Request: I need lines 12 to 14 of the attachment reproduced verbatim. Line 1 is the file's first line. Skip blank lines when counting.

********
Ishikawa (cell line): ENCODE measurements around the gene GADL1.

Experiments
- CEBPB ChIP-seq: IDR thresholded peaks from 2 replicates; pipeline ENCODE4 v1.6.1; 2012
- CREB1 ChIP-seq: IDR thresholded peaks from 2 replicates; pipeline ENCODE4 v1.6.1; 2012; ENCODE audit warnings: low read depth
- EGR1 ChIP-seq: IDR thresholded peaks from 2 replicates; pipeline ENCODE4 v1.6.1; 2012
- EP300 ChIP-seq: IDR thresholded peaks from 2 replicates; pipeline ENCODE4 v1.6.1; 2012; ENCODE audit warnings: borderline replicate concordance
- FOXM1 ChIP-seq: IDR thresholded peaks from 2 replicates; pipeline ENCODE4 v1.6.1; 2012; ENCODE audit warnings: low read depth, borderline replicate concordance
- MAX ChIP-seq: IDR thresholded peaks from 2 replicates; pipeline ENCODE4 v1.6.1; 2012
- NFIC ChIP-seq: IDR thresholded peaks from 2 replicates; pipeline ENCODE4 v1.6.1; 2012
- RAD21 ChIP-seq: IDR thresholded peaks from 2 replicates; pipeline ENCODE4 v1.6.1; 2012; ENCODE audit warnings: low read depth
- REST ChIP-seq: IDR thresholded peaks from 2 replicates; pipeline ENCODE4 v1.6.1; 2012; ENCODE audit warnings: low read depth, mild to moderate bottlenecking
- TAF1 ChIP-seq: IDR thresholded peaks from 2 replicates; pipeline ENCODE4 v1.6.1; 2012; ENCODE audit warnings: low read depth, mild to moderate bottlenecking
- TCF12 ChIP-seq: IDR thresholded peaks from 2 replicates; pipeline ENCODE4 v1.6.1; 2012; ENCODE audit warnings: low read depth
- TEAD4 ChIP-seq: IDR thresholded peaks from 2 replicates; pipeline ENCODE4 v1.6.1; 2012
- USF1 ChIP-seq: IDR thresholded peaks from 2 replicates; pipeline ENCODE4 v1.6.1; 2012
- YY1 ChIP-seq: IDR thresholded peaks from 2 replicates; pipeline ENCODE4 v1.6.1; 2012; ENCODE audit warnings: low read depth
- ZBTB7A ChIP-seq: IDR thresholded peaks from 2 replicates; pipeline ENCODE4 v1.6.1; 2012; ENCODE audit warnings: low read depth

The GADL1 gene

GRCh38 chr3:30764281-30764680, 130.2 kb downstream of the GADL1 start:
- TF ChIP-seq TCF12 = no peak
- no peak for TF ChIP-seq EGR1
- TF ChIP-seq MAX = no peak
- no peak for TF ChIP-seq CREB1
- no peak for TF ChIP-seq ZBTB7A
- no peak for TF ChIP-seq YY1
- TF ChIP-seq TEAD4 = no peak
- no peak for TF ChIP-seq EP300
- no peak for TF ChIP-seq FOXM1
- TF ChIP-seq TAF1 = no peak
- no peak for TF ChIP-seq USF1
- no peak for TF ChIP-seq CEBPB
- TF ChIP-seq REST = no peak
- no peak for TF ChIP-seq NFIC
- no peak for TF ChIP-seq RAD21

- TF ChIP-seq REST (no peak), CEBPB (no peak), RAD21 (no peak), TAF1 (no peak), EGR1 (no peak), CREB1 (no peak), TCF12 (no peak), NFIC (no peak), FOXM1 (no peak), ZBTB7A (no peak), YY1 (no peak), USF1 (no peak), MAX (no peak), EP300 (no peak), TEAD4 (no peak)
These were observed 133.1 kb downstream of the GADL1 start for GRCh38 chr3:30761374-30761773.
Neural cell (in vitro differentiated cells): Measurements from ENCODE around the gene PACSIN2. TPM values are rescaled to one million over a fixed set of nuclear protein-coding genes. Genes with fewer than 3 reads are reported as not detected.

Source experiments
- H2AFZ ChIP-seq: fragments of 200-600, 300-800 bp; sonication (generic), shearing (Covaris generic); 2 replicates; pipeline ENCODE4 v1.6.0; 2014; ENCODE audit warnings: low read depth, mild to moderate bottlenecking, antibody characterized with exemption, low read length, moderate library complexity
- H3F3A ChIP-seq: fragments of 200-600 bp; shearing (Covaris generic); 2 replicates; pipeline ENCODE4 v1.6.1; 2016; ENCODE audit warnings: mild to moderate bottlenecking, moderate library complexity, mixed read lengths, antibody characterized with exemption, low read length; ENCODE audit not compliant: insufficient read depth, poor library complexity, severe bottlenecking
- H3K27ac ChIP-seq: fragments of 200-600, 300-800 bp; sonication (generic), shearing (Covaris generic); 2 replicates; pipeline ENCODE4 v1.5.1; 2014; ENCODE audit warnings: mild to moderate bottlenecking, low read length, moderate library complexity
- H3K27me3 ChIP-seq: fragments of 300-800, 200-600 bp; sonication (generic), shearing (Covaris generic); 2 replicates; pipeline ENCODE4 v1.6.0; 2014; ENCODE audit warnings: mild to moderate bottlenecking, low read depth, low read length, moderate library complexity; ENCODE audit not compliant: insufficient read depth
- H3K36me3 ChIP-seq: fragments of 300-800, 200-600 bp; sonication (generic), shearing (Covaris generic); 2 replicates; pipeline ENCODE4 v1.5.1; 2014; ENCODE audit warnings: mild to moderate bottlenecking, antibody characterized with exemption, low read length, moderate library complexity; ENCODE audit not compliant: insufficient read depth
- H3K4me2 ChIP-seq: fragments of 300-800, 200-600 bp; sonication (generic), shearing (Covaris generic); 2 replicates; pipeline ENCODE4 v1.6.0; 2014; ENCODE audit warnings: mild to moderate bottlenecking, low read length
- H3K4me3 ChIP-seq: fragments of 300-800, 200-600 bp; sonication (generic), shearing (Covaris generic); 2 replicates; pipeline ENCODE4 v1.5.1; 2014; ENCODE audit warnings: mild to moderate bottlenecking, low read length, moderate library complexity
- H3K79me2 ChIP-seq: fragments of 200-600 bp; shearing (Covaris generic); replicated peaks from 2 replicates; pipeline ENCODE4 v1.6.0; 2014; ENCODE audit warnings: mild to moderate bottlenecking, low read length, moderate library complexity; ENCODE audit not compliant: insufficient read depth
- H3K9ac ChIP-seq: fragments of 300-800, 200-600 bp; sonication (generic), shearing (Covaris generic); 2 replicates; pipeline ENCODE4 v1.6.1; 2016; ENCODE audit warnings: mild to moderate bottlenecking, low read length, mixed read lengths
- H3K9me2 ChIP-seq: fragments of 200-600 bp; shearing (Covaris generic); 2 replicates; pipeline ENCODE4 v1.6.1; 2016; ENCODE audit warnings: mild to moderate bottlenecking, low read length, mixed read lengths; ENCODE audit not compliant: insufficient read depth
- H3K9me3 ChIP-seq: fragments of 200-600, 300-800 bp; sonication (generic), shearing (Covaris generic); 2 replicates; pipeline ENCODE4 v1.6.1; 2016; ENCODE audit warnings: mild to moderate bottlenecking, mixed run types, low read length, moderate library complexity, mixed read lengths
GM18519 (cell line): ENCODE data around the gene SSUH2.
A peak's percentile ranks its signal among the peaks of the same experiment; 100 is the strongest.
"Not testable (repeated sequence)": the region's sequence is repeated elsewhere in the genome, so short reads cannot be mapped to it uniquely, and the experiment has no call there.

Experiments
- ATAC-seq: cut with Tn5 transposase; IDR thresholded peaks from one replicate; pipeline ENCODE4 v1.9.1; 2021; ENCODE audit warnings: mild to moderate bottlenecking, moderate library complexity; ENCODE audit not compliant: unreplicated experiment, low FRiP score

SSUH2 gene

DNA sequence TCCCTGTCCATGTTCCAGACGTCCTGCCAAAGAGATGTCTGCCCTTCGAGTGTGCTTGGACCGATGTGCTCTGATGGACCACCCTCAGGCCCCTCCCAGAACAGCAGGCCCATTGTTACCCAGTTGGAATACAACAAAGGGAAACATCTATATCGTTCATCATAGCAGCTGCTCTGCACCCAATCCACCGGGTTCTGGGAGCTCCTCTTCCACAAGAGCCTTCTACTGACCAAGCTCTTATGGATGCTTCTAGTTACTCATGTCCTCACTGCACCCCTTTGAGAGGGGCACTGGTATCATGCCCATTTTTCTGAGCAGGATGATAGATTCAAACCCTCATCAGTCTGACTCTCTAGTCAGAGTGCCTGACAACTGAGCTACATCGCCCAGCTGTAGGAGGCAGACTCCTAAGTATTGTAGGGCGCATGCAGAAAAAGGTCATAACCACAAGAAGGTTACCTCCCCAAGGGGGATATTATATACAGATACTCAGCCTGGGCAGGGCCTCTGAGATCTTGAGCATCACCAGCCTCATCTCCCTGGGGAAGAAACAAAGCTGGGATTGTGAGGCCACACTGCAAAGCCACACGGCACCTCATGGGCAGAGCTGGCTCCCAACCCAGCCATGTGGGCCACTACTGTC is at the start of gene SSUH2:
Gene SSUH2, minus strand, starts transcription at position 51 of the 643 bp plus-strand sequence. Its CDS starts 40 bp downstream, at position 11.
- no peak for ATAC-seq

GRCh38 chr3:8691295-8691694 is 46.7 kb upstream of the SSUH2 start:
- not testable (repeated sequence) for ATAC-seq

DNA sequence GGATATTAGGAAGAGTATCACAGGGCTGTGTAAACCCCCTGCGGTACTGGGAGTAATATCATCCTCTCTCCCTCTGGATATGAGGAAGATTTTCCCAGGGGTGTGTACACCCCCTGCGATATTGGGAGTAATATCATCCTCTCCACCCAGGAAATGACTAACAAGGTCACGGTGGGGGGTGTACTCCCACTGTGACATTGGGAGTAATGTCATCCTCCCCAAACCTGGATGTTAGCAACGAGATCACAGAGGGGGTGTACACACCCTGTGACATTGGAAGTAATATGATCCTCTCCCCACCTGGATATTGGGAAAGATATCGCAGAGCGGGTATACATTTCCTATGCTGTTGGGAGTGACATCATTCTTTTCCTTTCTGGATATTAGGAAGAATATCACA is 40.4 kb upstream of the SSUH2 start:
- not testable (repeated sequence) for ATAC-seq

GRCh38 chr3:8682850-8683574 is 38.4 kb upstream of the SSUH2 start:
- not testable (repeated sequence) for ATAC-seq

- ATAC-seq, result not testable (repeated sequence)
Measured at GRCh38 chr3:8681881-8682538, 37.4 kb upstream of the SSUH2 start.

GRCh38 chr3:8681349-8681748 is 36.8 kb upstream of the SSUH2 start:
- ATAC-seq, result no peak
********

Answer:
- TAF1 ChIP-seq: IDR thresholded peaks from 2 replicates; pipeline ENCODE4 v1.6.1; 2012; ENCODE audit warnings: low read depth, mild to moderate bottlenecking
- TCF12 ChIP-seq: IDR thresholded peaks from 2 replicates; pipeline ENCODE4 v1.6.1; 2012; ENCODE audit warnings: low read depth
- TEAD4 ChIP-seq: IDR thresholded peaks from 2 replicates; pipeline ENCODE4 v1.6.1; 2012